At the same time that Sinatra's professional life was crashing, he was falling in love with, divorcing his wife for, marrying and feuding with MGM film star Ava Gardner. Their affair is out of a bestselling novel or a Broadway play.
The received story is that Frank and Ava was one of the great love affairs of the twentieth century. To me it read like cockroaches mating. They drank. They smoked. They fought, sometimes physically. They cheated on each other. They publicly humiliated each other. He was utterly obsessed with her. The image of him drinking alone with her photograph, tearing up the photograph, then getting on his knees to put the pieces back together, then mourning because he could not find her nose, then rejoicing when a delivery boy bringing more booze stirred up a breeze that brought the nose floating down, then Frank giving the delivery boy the gold watch he was wearing – it's operatic.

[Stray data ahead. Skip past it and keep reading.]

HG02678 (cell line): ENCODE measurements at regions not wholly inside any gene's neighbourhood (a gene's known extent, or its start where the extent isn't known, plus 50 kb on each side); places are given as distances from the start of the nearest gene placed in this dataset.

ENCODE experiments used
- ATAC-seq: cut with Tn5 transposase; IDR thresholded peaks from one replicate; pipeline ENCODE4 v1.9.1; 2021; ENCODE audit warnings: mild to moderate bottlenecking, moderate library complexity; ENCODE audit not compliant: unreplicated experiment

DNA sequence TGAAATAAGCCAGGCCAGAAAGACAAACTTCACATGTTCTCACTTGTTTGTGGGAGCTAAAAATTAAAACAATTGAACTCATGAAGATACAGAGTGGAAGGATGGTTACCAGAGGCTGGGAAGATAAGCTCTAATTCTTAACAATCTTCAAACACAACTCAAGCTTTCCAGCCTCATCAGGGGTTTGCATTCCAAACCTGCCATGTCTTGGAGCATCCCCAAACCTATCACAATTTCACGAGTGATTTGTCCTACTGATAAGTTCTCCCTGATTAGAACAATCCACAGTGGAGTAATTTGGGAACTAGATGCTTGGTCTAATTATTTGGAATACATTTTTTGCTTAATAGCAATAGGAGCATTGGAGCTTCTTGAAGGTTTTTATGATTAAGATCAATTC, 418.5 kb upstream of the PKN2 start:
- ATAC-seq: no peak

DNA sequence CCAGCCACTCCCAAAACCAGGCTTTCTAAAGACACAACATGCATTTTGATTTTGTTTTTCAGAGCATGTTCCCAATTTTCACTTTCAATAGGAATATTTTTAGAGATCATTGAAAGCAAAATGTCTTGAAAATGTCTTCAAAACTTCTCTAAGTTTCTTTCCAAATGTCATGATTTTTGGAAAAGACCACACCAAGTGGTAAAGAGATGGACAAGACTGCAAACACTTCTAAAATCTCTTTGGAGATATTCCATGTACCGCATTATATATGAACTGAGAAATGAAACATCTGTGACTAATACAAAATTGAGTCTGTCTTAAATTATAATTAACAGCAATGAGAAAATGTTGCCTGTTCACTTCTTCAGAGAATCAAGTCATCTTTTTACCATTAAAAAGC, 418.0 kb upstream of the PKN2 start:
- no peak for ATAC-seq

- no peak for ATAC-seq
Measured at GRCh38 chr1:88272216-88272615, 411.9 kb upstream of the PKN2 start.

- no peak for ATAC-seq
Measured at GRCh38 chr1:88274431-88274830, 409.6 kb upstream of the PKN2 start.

I hated Ava Gardner while reading this book. Her great asset was her beauty, and she did nothing to earn that – it was an accident of birth. Unlike Sinatra, she had no art she cared about. Kaplan quotes her as saying that her favorite thing to do was "nothing." That's all too believable. Gardner comes across as a selfish, shallow, non-entity, just a bundle of selfish and temporary appetites spun together in an all-too-attractive form. She doesn't even rise to the level of being interestingly evil.
The one person I could like is Nancy Barbato Sinatra, Frank's first wife. I don't know if in real life she was the saint she is depicted as here, but in all the partying, successes, failures, show business, Mafia ties and politics herein, she is the one "fixed foot," the one stable, human, loving presence. The event that made me cry in the final pages involved Nancy Barbato Sinatra and a St. Genesius medal. Nancy's gesture, in a world of Hollywood fakery, is human, and truly exemplary of the word "love."